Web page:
Crowdsourced close reading: Four members of the ModPo community discuss Clark Coolidge's (and Charlie Parker's) 'Blues for Alice'

Anika Lani and Raymond Maxwell during the November 1, 2015 discussion for ModPo

One of many collaborations you’ll find in ModPo’s collection of crowdsourced close readings: Raymond Maxwell, Colleen Knight, Anika Lani, and Mark Snyder meet by GoogleHangout to discuss Clark Coolidge’s “Blues for Alice” (in the context of Charlie Parker and more): link to YouTube. (Note that the discussion starts at 5:35.) If you are enrolled in ModPo (free; enroll here), go to the ModPo CCCR (“Community Crowdsourced Close Readings”) syllabus here.

On Naomi Replansky's last poem ever (video)

'About Not Writing' collaboratively read

Al Filreis & Anna Strong moderate a collaborative close reading in the Wexler Studio of the Kelly Writers House, February 2017.

We at ModPo have added new materials to ModPo pertaining to Naomi Replansky’s poem “About Not Writing.” This, according to Replansky herself (who is ninety-nine years old as of this posting), is the last poem she will ever write, and, as the title suggests, is about that very cessation. The links below will work for you if you are enrolled in ModPo (it’s free — enroll here any time).

[] read Naomi Replansky’s “About Not Writing”: LINK TO TEXT
[] watch Naomi Replansky perform “About Not Writing”: LINK TO VIDEO
[] watch a discussion of Replansky’s “About Not Writing”: LINK TO VIDEO

These are now part of the ModPoPLUS syllabus, chapter 3 (week 5). The discussion was moderated by me and Anna Strong, and we were joined by ModPo’ers near and far: Alonna Shaw, Arif Dalvi, Mandana Chaffa, Nadia Ghent, Raymond Maxwell, and Shoshana Greenberg. Chris Martin and Zach Carduner did the filming, and Zach did the editing.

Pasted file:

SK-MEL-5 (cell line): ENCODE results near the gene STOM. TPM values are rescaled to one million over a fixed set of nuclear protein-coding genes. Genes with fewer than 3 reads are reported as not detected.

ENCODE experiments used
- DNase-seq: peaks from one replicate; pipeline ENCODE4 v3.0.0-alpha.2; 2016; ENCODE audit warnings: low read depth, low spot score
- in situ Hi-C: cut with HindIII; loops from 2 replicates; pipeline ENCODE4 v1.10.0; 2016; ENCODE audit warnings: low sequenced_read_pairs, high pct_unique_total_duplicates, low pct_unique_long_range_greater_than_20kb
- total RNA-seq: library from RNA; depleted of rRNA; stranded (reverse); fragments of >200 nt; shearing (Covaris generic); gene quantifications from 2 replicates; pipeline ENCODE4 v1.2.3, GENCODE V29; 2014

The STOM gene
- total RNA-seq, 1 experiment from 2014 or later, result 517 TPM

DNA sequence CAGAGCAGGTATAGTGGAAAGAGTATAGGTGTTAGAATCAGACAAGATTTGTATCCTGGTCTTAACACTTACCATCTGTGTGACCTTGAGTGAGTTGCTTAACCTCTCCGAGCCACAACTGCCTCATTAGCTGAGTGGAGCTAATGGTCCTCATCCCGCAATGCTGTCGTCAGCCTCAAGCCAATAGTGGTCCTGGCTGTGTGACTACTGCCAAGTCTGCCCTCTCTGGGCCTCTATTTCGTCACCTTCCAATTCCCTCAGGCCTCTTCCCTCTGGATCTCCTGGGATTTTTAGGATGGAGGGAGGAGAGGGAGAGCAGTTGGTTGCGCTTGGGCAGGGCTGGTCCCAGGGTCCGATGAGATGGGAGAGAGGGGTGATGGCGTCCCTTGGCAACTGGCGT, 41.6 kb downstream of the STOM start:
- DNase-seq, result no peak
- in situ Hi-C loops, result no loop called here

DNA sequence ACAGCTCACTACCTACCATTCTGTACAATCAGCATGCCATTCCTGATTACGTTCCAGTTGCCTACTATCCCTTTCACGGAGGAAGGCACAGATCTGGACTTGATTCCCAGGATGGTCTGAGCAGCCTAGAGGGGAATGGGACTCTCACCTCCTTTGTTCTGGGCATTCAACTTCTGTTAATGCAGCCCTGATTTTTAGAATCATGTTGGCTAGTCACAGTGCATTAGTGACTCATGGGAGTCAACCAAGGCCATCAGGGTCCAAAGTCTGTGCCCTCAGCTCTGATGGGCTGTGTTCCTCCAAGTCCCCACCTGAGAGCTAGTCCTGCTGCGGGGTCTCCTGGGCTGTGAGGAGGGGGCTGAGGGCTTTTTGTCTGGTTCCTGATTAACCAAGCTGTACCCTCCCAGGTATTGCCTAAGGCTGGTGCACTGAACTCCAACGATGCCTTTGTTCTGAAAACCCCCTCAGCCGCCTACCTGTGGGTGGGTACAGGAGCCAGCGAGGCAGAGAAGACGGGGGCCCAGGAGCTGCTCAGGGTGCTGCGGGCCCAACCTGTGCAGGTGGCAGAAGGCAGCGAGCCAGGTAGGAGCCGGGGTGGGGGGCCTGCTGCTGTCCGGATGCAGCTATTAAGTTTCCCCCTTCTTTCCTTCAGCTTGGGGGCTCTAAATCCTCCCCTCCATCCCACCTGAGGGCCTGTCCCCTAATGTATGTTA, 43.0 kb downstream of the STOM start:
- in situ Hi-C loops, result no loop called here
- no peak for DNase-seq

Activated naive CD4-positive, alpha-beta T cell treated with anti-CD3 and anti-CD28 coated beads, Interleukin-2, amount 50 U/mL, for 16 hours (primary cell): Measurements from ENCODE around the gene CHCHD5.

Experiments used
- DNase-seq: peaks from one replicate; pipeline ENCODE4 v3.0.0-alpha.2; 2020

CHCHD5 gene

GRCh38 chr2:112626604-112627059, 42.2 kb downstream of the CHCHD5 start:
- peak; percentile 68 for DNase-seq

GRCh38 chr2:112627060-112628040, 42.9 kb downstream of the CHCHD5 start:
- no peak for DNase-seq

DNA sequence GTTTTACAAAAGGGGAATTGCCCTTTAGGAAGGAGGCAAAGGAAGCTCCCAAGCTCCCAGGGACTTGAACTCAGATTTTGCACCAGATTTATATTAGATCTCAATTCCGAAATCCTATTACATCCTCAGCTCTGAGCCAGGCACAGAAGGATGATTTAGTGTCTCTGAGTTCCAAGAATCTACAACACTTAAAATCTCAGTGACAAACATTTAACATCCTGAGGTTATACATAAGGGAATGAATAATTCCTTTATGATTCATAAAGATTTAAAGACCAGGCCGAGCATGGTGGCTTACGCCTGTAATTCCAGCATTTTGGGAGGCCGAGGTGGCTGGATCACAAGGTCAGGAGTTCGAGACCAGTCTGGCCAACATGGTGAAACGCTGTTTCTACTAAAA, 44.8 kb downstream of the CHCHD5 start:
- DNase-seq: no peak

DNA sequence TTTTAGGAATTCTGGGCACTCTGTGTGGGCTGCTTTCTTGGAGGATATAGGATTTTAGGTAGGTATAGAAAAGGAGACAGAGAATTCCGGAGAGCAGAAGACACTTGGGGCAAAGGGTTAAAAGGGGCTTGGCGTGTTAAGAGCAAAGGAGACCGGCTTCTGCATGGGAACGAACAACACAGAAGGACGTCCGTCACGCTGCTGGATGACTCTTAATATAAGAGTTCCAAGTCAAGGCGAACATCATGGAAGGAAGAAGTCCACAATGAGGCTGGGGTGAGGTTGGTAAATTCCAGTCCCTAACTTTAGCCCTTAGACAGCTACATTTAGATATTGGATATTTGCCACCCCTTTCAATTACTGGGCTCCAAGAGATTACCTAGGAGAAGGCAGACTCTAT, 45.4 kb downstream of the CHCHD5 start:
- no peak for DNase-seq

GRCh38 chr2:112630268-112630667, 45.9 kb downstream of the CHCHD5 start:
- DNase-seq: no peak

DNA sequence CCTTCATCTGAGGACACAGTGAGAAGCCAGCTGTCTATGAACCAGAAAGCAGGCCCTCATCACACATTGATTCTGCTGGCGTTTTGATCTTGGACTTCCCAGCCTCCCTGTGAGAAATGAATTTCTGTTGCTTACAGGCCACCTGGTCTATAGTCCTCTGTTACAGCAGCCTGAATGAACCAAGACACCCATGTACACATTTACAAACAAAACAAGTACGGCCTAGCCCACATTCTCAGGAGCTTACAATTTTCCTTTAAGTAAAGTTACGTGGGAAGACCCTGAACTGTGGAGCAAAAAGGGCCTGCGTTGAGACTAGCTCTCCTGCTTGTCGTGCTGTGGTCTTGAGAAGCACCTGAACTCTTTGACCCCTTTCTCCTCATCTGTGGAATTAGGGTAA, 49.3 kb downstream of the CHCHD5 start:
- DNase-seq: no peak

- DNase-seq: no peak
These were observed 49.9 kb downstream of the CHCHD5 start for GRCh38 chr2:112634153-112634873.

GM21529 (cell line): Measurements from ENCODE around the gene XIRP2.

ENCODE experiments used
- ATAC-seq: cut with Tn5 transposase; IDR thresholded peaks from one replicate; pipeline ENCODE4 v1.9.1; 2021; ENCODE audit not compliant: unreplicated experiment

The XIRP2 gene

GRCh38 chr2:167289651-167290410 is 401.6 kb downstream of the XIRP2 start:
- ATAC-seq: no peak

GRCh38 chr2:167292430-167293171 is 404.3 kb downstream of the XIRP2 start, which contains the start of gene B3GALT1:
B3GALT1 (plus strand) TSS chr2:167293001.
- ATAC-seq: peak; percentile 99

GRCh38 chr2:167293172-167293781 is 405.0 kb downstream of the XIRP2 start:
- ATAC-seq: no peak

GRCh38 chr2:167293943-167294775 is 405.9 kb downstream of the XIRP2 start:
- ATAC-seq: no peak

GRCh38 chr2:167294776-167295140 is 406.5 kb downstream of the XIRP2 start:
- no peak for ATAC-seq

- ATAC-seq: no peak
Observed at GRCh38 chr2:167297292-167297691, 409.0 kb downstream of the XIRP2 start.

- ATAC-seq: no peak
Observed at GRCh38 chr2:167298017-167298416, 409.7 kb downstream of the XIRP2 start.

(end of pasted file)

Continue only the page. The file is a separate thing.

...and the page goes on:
ModPo 2017 dates announced

Free, open, online course on modern and contemporary US poetry — you can enroll now

ModPo 2017 — our next intensive ten-week “symposium mode” — will begin on Saturday, September 9, 2017. Please share with your friends and encourage them to enroll. Enrolling in ModPo now or any time means you have access to everything now, but it also means you’ll be ready to do the ten-week intensive course all together starting in September. If you are and were already enrolled, you needn’t do anything to stay enrolled for our ten-week September–November session.

On close reading and pronouns

Rachel Blau DuPlessis

During an hourlong debate/discussion on Robert Frost’s “Mending Wall,” Rachel Blau DuPlessis spoke about close reading and pronouns. This video clip is six minutes long.

Quasi-nonintentional poetry and these dark times?

Mandana EM Chaffa organized a ModPo meet-up in NYC (which Emily Harnett and Ali Castleman and others attended) and here is what Mandana wrote afterwards:

“Can poetry offer solace in times of turmoil? How do aleatory poetry and chance operations reflect our modern society and the impact of so many sources of information? How does Week 9 — and Week 10 — poetry circle back to where we started two and a half months ago? That, and more, was on the table (except that we didn’t use a table) during this last NYC ModPo meet-up for 2016, with our very special guests and amazing TAs, Emily Harnett and Ali Castleman. They are even more awesome in person than on your screens.